Borg vs McEnroe film review: Shia LaBeouf shines in tennis biopic that only ever reaches match point

Jacob Stolworthy

Dir: Janus Metz, 100 mins, starring Sverrir Gudnason, Shia LaBeouf, Stellan Stellan Skarsgård, Tuva Novotny

There’s a scene towards the end of tennis biopic Borg/McEnroe in which the decision to cast Shia LaBeouf as sportsman John McEnroe becomes scintillatingly clear: having proceeded to the Wimbledon finals, the hot-headed tennis pro lashes out at the media during a press conference for their insistence on discussing his unprofessional behaviour on the court as opposed to his match performance. It’s one of several scenes which see the actor - who doesn’t so much flirt with controversy as wears it like a tux - throwing expletives about as frequently as the tennis balls. LaBeouf plays to his strengths, turning in his best credit to date.

The film centres on the tournament of 1980 with Björn Borg (Sverrir Gudnason) on the cusp of his fifth consecutive Wimbledon title who stands to be usurped as world number one by the abrasive American opponent McEnroe. Those expecting a microscopic look at two of the sport’s most notable players, however, will emerge disappointed, the title belying Borg/McEnroe’s existence as a balanced study of the duo’s rivalry (tellingly, the film’s title in Sweden is simply Borg).

While LaBeouf may be a necessary component in this particular biopic’s success - and what a sideshow he is - it’s the former that looms large once the climactic match has been won due largely to Ronnie Sandahl’s screenplay; unlike Ron Howard’s Formula 1 drama Rush (2013), which dispersed the screen time of rivals James Hunt and Niki Lauda rather evenly, McEnroe’s opponent is handed the lion’s share here. Swedish actor Gudnason’s cool detachment will no doubt send Hollywood casting directors’ fingers inches closer to their phones with every move.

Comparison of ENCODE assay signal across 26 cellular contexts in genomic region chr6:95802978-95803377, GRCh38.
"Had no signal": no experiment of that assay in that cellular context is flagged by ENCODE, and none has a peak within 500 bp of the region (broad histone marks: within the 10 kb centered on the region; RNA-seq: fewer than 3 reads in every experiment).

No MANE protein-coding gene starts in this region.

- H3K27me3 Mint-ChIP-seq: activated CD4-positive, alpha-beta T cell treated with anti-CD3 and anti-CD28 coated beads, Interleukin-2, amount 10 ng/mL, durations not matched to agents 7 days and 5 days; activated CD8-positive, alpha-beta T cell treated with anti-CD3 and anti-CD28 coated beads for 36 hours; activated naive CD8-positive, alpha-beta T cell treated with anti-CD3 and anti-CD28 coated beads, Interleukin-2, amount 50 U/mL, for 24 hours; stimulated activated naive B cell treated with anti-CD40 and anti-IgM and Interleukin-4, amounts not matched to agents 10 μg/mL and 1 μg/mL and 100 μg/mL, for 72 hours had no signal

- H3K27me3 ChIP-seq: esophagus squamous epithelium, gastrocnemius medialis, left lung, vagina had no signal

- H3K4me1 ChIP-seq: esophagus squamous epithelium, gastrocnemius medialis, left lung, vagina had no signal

Rather than cram the film with the duo’s run-ins, filmmaker Janus Metz instead highlights each player’s backstory showing how their respective temperaments affect their match performance. For fans of the gentleman's sport, Borg/McEnroe will pose no shocks. Still, the final match - a thrilling 20-minute sequence - is directed with the prowess required for such an obstacle bringing to bear the style of Pablo Larraín whose films Neruda and Jackie (both 2016) proved biopics don’t have to be a by-the-numbers recount.

Sadly, Borg/McEnroe never quite reaches these heights. It may be watchable fare boosted by two dedicated performances worthy of discussion, yet this sports biopic - unlike the showdown it builds towards - fails to feel like one for the ages.

Borg/McEnroe is released in UK cinemas on 22 September